When it comes to modern crowdfunding, it’s safe to say we’re not in Kansas anymore, Toto.
From a niche outlet for creatives to a multi-billion dollar industry, crowdfunding has gone through significant changes over the past decade. Here are five bold predictions about the future of crowdfunding that could prove to be surprisingly accurate – or completely wrong.
1. The “Big 2” becomes the “Big 3”
No, not that Big 3. But at some point in the next five years, a powerful challenger will emerge to compete against Kickstarter and Indiegogo for crowdfunding dominance. Crowdfunding is a $16 billion industry and growing rapidly, so there’s definitely room for a 3rd player at the table.
Kickstarter and Indiegogo have a huge head start, so any new crowdfunding site would need significant financial backing from a huge, well established brand in order to compete.
Somewhere Jeff Bezos’s ears just perked up.
2. Corporations get in on the action
Crowdfunding used to be a way for Joe Shmoe to share his product idea with the world. And it still is. But soon, “The little guy” will have company from some of the biggest corporations in the world. They see crowdfunding as a great way to test out potential new products without a costly full-scale product launch.
Rather than crushing individual entrepreneurs, this change will likely bring crowdfunding platforms scores of new customers. People who these traditional brands have sold to for years. As they say, a rising tide lifts all boats, so this spike in new traffic should benefit both existing creators and current crowdfunding fans alike.
3. Indiegogo continues evolving
Like a pre-teen going through puberty, Indiegogo is experiencing a lot of confusing changes right now. Their recent foray into Initial Coin Offerings (ICOs) is a sign of things to come as they shift their focus away from traditional crowdfunding. Indiegogo’s Marketplace, which features products that are ready to ship, is far more like Amazon.com than Kickstarter.
4. Equity crowdfunding explodes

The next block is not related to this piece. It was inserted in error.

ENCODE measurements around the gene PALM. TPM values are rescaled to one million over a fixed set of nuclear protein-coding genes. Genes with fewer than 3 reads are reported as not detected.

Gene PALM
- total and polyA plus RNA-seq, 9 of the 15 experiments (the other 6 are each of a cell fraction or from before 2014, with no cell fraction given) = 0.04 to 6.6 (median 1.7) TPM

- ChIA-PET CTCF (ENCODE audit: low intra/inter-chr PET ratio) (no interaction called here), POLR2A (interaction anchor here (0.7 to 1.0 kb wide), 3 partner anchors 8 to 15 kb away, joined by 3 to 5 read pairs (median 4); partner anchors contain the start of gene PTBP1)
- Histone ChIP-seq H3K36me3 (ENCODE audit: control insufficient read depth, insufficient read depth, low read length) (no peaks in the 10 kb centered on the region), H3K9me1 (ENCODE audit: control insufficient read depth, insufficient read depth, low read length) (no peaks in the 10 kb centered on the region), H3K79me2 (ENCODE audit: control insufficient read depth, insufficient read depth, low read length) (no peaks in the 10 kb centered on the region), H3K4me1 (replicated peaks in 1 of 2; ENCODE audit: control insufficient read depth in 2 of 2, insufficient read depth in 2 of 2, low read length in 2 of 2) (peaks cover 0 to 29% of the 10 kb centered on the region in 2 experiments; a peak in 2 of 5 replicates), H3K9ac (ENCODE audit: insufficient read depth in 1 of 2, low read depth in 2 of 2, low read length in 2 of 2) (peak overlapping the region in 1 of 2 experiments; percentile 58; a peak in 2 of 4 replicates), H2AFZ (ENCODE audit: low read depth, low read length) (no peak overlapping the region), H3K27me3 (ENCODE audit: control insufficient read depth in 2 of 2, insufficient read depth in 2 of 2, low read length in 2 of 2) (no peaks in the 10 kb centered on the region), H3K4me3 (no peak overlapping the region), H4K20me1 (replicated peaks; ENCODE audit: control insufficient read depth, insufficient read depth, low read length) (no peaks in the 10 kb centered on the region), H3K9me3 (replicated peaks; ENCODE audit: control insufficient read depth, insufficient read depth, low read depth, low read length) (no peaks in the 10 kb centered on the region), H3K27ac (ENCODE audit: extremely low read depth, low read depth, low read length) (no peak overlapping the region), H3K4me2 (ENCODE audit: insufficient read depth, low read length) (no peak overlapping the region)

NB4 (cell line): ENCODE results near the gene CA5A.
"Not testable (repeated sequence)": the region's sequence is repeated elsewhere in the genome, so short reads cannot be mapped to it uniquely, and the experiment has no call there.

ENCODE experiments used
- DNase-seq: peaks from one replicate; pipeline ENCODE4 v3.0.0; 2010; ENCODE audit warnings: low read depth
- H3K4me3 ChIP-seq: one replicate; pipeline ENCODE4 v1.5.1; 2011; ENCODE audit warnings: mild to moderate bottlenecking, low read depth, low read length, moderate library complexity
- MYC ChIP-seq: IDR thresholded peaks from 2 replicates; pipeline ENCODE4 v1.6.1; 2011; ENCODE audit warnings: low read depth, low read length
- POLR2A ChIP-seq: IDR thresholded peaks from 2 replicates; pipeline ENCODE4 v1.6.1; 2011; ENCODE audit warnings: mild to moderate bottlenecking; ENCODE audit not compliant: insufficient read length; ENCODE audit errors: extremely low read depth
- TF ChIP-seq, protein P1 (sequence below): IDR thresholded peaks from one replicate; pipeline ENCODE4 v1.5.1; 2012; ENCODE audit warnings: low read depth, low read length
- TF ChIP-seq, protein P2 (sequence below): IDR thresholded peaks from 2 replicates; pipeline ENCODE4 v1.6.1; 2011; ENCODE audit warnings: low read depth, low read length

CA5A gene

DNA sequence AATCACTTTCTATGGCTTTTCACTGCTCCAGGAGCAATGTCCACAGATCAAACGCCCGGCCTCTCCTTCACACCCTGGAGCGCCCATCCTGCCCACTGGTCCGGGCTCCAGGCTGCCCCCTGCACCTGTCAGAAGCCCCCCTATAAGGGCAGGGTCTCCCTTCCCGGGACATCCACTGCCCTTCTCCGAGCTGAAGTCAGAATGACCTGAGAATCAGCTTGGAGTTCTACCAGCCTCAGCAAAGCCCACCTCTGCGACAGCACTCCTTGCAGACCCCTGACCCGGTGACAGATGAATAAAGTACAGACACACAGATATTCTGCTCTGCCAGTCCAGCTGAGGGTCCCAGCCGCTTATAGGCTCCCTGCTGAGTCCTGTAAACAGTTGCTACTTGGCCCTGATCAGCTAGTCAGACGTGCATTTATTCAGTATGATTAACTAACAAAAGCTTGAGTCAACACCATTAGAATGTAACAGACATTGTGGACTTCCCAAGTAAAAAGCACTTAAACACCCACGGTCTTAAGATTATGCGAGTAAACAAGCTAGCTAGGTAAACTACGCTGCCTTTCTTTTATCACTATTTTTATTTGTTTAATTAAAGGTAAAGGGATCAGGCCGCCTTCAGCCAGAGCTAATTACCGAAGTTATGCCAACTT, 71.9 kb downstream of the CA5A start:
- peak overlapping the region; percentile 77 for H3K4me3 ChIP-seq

Everyone obviously would have loved the chance to become an early investor in Uber, Airbnb, or Netflix. But for those of us who aren’t lucky enough to live in Silicon Valley – or have millions of dollars sitting around in the bank – we rarely get the chance to channel our inner Shark Tank.
Equity crowdfunding let’s just about anyone invest in early-stage, private companies in exchange for a percentage of ownership and dibs on future profits. It lets individuals 18 and older get in on the action for a much smaller upfront investment than is traditionally required from angel investors.
5. Crowdfunding insurance takes off
Fast forward to February 2021, and Geico just ran a Super Bowl commercial promoting their exciting new coverage option. “15 minutes could save you 15% or more on crowdfunding insurance. Back any project, and you’ll get a full refund if they don’t deliver!”
While the majority of successful crowdfunding projects do deliver the promised product, it’s a safe bet that many backers would pay a small premium that guaranteed a refund if the project failed to deliver. It’s difficult to image either Kickstarter or Indiegogo offering this service themselves, so this insurance would have to be offered from an outside party. Like a good crowdfunder, State Farm is there.
These predictions aren’t ordinary, timid, or tame. They’re BOLD. Which, said another way, means they could be entirely wrong. Only time will tell. But one thing is certain, crowdfunding has evolved in ways that no one saw coming ten years ago.
And as we sit here shaking our Magic 8-Ball, asking, “Does the future of crowdfunding look bright?”
We keep getting the same response.
“All signs point to yes.”